There are several films that due to production, personal, technical or legal reasons were never completed. One can think of Orson Welles’ unfinished film, It’s All True from 1943 that was also released in fragments (and as a documentary in 1993). Film restorer Serge Bromberg set out to unearth the mystery of the penultimate and incomplete film by cinema legend, Henri-Georges Clouzot. The film was called Inferno (L’enfer) and was scheduled to have an 18 week shoot, but all that was shot were 3 weeks in a very jumbled state along with production stills and test screenings. Much of it was shot on location at the Garabit Hotel shot on a lake in June 1964. The Garabit Hotel is on a lake located South West of Lyon and renamed Hotel du Lac for the film. Of course it would have been encouraged and easier for most producers to film the majority of the movie in a studio, but this was not how Clouzot liked to work, preferring the reality and energy of actual locations which no doubt added to his stress.
This is a very special documentary by Bromberg, first shown at the Cannes Film Festival in 2009 and as beautiful as the film is it doesn’t reveal any more about the film than we already knew other than allow us to view the extraordinary images the director created that allegedly further confused the cast and crew. Never the less what is clear is the extraordinary aesthetic and arty imagination Clouzot intended to infuse the film with. At the time Clouzot was becoming interested in Kinetic Art, Op Art and above all the art of Victor Vasarely. The plot of Inferno is about the jealousy and mental deterioration of a hotel owner (Serge Reggiani) who is married to Odette (Romy Schneider). He becomes jealous with the amount of time his wife spends with a beefcake in the local town and, suspecting that they are having an affair, each time he either sees them together his imagination leads him to have some very colourful hallucinations.
Clouzot is one of the recognised geniuses of post-war and pre-New Wave directors. He only made a relatively few films, his most famous being the brilliant and gutsy Wages of Fear (1953) and Les Diaboliques (1955), a film that dubbed him the French Hitchcock (although Hitchcock himself said the latter film influenced Psycho, 1960). Clouzot was renowned to be a very difficult, challenging and driven director who would push his actors and crew, as French film academic and historian Lucy Mazdon says on one of the extras that this also makes him similar to Hitchcock in the manner he treated actors. But what the documentary does not reveal is the mental health troubles that Clouzot experienced in the 1930s. There does seem to be something rather edgy about this director and he clearly pushed himself to the brink with this film, resulting in the director suffering a heartattack finally bringing the project to a close; Reggiani had already walked off the film.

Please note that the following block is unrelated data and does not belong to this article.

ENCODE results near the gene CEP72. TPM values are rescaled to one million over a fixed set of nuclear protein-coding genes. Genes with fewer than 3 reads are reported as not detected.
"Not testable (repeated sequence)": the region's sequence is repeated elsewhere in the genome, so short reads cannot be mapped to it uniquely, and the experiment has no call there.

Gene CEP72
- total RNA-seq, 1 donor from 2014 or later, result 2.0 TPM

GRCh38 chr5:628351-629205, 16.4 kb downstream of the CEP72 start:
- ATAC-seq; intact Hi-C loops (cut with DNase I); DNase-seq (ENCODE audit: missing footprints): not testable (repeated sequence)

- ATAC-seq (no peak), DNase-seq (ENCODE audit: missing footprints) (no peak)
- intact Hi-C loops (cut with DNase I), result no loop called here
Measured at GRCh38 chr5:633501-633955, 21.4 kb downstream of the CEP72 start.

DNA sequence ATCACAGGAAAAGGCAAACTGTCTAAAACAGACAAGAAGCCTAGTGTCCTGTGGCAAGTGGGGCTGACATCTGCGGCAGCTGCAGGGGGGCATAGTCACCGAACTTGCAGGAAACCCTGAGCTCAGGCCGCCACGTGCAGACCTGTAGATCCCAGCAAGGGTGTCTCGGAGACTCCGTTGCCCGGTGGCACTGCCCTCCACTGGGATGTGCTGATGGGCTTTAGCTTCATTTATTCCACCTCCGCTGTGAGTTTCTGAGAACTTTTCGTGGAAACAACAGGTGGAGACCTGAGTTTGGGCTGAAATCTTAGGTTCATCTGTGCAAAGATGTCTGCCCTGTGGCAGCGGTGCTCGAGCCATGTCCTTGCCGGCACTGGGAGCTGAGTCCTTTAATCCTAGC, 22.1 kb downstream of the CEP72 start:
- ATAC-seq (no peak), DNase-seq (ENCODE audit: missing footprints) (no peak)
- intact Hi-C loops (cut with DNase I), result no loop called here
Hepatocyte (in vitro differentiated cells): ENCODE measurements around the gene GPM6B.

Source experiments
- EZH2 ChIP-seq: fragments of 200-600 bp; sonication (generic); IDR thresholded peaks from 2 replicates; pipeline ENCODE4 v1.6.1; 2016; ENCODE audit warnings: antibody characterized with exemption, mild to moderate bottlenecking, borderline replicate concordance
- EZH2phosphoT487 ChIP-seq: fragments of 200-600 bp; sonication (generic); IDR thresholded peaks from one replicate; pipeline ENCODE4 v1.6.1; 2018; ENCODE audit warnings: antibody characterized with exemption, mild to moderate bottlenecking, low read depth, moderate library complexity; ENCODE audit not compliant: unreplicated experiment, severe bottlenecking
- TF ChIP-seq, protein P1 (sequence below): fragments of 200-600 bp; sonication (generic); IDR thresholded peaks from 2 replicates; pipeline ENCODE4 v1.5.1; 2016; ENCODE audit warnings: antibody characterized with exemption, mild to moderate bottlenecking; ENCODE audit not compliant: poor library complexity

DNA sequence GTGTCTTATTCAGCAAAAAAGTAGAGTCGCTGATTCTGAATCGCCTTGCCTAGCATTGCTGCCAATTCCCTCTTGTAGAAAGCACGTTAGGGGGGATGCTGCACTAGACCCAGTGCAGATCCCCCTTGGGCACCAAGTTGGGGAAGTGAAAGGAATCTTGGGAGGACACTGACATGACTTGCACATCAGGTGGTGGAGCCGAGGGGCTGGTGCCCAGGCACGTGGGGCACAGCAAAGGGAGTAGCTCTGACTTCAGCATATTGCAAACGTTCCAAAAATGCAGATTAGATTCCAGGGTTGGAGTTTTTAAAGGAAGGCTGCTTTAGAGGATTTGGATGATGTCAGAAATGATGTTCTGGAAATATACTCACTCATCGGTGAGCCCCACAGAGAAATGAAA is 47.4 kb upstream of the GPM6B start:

Central to the film is Romy Schneider and the camera seems to love her. Schneider was an Austrian actress who became a superstar in Europe with the costume epic Sissi films (1955-57), a series of epics that are still popular in Europe but little seen in English speaking countries. She was delighted to be offered the role and for the opportunity to work with Clouzot. Schneider herself was prone on occasions to show some diva like behaviours but certainly on the screen tests she looks relaxed and seems to be enjoying herself. She, and co-star, the sexy Dany Carrel were also asked to show boobs and more flesh than cinema audiences were used to at the time which again they did willingly.
Had the film been completed it is clear from Bromberg’s restored fragments and tests that this was a very new kind of film, setting cinema in a new artsy direction. Shot in both black and white with vibrant colour used for the fantasy sequences (of course we will never know how much of the film this would take up), using three film crews (apparently to save time, but had the opposite effect), Clouzot clearly was using some imaginative techniques using mirrors, light and fractured screen to create the kind of suspense that was way ahead of even Hitchcock for cinematic suspense. What is left (about 15 hours of footage was shot) is evident. Thanks to Bromberg’s tenacity, what remains may never have come to light. The story goes that he persistently and charmingly disarmed Clouzot’s widow, Ines who allowed Bromberg access to the 185 cans of film. And thank heavens he did.
It can be argued that Inferno is the greatest film never made judging by what remains. The documentary is well put together and, as well as the extrordinary experimental imagery filmed, Clouzot had also planned to use experimental electronic sounds too. The score used by Bruno Alexiu has an almost Bernard Hermann Hitchcockin feel to it. The disc released on Arrow Academy is accompanied by a superb selection of featurettes including an interview with Bromberg who tells the exciting story of how the film came to him and a superb documentary about the making of the documentary that adds more context to the film and almost acts as an extension of the original including interviews with some of the crew of Inferno, including Costa-Gavras who was then a part of the crew.